Tuesday federal headlines – August 19, 2014

The Morning Federal Newscast is a daily compilation of the stories you hear Federal Drive hosts Tom Temin and Emily Kopp discuss throughout the show each day. The Newscast is designed to give FederalNewsRadio.com users more information about the stories you hear on the air.

  • The Obama administration has decided against publicly disclosing information about cybersecurity of the HealthCare.gov website. It refuses to release records to the Associated Press, which filed a freedom of information act request. The AP reports that earlier, the administration had promised not to hide the records. Now officials of the Centers for Medicare and Medicaid Services say releasing them would give malicious hackers too much information into how the system works. (Associated Press)
  • The Center for Data Innovation just ranked the states with the best open data portals and policies. GovExec reports, the top performers in the new report are Hawaii, Illinois, Maryland, New York, Oklahoma and Utah. Each year, the D.C.-based center assesses the strides state governments have made to adopt open data policies and create digitally accessible open data portals. To create the rankings, it looks at whether each state has an open data policy and portal and the quality of each. (GovExec)
  • The Energy Department’s chief information officer is leaving government for the private sector. Bob Brese sent an email to staff on Monday announcing his departure from the government after almost 30 years. His last day will be Sept. 5th. It’s not clear where Brese will be headed. But Don Adcock, former executive director of the Army IT Agency, will step in as interim CIO at the Energy Department in Brese’s absence. (Federal News Radio)
  • A Border Patrol official charges Customs and Border Protection with covering up what he calls “highly suspect” deaths along the southern border. James Tomcheck was removed as head of CBP internal affairs in June. He’s filed a whistleblower complaint with the Office of Special Council. He says seven of 28 deaths might have been caused by overuse of force by border patrol agents. He says agency brass have brushed aside or covered up evidence to make the shootings look justified. The agency had no comment. FBI executive Mark Moran has been appointed as the interim head of internal affairs. (Associated Press)
  • Hundreds of portable anti-aircraft missiles could be in the hands of Syrian extremists. That’s the warning issued in a new report by Small Arms Survey, a Swiss research organization that analyzes the global flow of weapons. The report came out mere hours after the Federal Aviation Administration issued a notice to U.S. airlines banning flights in Syrian airspace because of worries over armed extremists. Researchers say that there’s a risk the anti-aircraft missiles could easily be diverted to extremists or even smuggled out of Syria by terrorists. (Associated Press)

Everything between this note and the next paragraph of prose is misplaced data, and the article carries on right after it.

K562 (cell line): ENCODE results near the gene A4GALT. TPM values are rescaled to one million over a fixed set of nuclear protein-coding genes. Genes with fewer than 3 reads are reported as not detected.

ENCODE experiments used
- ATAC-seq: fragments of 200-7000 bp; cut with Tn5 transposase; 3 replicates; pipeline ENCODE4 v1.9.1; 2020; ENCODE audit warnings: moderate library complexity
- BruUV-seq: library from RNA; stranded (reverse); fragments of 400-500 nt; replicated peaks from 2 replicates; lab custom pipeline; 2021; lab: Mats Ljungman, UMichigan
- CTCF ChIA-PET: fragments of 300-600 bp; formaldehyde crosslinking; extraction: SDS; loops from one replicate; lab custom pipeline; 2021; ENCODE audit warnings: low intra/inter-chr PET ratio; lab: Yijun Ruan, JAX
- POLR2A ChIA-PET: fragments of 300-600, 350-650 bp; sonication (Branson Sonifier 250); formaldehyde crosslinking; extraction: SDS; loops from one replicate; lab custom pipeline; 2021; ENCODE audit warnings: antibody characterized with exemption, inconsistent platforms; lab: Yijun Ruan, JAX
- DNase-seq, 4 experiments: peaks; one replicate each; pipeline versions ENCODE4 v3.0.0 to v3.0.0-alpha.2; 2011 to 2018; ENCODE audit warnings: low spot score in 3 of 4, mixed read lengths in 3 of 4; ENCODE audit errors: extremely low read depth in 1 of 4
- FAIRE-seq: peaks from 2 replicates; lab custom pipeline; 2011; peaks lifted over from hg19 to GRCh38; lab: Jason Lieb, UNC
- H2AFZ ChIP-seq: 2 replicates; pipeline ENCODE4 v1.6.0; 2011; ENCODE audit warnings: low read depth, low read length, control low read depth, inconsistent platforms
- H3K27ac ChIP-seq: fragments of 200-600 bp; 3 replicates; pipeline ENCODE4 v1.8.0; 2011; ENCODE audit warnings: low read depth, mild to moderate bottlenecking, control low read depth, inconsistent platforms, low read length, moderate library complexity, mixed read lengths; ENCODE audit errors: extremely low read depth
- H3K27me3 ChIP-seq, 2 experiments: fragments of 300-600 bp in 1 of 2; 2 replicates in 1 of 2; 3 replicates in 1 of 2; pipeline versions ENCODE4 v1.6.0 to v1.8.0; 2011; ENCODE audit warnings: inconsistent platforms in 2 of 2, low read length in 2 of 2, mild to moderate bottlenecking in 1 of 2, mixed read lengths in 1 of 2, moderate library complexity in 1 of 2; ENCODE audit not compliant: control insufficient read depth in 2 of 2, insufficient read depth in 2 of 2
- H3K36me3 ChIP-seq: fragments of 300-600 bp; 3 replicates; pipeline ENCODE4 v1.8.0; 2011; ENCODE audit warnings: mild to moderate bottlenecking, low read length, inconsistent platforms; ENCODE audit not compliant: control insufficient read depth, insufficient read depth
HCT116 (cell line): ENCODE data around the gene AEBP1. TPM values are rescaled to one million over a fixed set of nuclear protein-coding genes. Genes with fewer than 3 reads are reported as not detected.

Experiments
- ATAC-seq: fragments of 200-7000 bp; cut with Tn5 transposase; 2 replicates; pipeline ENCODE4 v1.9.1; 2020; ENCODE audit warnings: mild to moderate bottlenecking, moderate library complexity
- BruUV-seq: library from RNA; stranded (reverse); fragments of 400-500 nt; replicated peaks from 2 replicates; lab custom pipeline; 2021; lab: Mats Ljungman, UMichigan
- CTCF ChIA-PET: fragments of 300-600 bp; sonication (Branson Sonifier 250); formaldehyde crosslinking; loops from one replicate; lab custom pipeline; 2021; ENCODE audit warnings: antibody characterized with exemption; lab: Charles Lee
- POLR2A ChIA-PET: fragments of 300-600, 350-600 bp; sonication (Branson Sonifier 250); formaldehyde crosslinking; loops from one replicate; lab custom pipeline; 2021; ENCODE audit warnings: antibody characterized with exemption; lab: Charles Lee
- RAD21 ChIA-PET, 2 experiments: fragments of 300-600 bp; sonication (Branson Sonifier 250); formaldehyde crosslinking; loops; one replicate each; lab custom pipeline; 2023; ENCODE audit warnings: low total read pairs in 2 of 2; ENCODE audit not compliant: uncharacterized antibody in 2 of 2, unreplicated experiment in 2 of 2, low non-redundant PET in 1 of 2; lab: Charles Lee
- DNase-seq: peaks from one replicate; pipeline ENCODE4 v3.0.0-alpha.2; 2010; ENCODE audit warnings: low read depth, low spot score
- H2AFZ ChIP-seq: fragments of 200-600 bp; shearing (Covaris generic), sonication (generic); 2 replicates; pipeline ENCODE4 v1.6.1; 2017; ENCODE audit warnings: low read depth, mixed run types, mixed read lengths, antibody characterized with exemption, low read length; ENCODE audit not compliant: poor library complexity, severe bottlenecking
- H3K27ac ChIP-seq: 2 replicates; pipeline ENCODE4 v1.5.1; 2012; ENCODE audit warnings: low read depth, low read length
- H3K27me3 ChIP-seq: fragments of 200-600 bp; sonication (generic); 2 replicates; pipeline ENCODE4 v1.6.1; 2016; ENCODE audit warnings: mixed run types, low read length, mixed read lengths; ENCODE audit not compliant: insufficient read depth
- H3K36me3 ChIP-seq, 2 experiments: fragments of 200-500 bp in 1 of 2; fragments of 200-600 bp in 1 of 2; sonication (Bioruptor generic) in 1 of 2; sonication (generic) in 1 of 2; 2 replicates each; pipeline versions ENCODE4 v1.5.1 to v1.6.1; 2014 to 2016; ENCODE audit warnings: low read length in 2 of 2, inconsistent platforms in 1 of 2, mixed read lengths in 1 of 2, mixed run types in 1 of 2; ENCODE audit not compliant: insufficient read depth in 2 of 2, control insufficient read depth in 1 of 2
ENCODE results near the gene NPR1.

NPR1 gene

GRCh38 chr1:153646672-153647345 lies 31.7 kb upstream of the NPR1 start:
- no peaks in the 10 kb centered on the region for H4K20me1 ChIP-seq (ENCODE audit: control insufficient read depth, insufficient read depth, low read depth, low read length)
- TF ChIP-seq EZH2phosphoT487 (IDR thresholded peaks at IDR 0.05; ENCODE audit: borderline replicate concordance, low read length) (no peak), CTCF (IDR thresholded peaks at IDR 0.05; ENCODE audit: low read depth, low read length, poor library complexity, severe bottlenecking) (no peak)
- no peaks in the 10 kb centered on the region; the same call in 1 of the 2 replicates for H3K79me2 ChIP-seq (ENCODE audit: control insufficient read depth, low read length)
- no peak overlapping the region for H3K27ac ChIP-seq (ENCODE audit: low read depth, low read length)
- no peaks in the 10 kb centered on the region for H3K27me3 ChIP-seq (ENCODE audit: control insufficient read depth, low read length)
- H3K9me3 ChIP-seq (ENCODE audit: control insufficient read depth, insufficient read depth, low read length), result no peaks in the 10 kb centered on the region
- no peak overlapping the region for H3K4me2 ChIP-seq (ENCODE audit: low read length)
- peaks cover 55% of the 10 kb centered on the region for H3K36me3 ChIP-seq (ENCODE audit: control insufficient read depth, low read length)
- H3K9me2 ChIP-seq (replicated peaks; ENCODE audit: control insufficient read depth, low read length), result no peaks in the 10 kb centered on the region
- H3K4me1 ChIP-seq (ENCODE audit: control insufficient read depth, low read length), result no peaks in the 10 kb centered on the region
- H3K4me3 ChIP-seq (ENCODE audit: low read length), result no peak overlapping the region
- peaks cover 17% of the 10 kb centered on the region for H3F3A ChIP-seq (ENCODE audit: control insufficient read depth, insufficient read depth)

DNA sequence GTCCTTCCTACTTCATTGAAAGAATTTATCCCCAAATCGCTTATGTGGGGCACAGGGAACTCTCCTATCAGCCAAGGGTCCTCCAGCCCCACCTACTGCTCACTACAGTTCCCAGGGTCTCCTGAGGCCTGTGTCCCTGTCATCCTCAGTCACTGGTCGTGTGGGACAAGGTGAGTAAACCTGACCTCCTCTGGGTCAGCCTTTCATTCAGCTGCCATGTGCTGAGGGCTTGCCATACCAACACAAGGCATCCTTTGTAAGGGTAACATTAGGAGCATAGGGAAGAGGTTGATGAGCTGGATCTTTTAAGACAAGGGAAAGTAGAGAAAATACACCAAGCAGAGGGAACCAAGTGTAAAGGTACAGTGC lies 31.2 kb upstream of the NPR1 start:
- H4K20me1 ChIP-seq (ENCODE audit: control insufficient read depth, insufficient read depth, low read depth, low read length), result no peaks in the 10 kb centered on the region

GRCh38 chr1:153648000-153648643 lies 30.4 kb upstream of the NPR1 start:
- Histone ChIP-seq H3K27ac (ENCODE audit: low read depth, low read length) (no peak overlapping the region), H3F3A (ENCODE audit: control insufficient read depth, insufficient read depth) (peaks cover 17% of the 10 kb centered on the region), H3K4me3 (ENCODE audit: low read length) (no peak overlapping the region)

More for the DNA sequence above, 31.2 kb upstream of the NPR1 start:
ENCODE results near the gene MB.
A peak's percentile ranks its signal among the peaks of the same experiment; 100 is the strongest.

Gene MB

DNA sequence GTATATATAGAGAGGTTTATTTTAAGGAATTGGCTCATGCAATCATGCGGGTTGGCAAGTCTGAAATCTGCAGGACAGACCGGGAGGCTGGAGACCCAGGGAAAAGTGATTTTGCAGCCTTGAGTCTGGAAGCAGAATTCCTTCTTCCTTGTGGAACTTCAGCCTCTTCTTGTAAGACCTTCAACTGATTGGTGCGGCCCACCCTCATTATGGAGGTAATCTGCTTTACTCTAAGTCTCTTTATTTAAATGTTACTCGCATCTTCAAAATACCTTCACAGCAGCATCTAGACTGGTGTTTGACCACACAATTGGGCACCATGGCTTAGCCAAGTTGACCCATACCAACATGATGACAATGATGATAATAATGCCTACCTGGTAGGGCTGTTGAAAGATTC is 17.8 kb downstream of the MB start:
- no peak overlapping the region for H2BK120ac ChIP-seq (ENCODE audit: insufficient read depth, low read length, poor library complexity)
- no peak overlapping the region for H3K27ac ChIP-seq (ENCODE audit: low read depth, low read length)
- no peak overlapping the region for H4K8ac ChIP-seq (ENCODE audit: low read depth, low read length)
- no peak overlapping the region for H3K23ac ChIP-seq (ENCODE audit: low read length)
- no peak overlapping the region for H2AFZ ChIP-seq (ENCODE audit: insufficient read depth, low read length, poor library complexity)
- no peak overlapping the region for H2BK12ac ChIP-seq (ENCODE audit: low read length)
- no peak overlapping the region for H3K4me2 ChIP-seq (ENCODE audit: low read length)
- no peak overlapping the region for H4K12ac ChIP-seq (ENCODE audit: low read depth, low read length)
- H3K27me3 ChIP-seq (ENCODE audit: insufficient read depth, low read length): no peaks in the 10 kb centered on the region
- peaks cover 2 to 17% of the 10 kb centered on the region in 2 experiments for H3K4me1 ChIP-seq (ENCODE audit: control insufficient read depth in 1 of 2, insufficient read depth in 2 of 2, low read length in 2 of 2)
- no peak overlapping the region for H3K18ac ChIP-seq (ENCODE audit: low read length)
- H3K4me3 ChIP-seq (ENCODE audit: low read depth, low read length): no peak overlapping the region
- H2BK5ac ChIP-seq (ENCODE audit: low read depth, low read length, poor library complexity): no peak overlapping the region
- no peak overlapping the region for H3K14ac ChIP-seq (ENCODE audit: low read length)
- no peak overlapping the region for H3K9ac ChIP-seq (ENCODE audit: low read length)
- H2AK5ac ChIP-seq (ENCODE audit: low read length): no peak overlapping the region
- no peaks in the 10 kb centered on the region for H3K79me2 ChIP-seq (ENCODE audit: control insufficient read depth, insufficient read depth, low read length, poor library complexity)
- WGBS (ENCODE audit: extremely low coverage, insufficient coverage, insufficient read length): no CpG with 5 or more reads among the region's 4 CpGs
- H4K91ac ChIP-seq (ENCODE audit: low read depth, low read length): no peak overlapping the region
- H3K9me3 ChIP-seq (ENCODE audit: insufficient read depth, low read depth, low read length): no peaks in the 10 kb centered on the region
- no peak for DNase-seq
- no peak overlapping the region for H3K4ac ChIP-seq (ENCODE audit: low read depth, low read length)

• The government is stepping deeper into the world of intelligent transportation. The National Highway Traffic Safety Administration says it will write rules requiring automakers to add collision-avoiding radio technology into new cars. The agency says the technology would prevent nearly 600,000 left-hand-turn crashes a year. It would save more than 1,000 lives. Nista says the technology it plans to require won’t control cars. Instead, it’ll warn drivers of impending crashes in time to steer out of them. (Associated Press)
  • The Navy has started testing whether manned and unmanned warplanes can operate simultaneously on the same aircraft carrier. Defense News reports, testing took place over the weekend using the USS Theodore Roosevelt. Two manned F/A-18 Hornets alternated takeoffs and landings with an unmanned X-47B. The tests were part of the Unmanned Combat Air System Aircraft Demonstration program. The X-47B flies pre-programmed patterns. Only after it lands is it steered by a remote operator into position on the flight deck. Testing took place off the Virginia coast. (Defense News)
  • The Pentagon’s health arm is out with a list of the genetic tests that will be covered under a new TRICARE pilot program. The Defense Health Agency’s list includes 35 tests, including ones that detect the presence of a breast cancer gene and rare inherited disorders like Lynch syndrome. Navy Times reports, the pilot project starts Sept. 1. It was designed by TRICARE and DHA to cover laboratory developed tests, which, until recently, have not been regulated by the Food and Drug Administration. (Navy Times)
  • It takes more than a village to raise a child in the U.S. It also requires more and more money. An annual report by the Agriculture Department currently totals at about $245,000. That’s the average amount it now costs a middle-income American family to care for a child born in 2013 until that boy or girl hits 18. The price tag does not include paying for college or expenses if a child lives at home after age 17. But it does include food, housing, childcare and education. Since last year, the amount increased almost 2 percent. (Associated Press)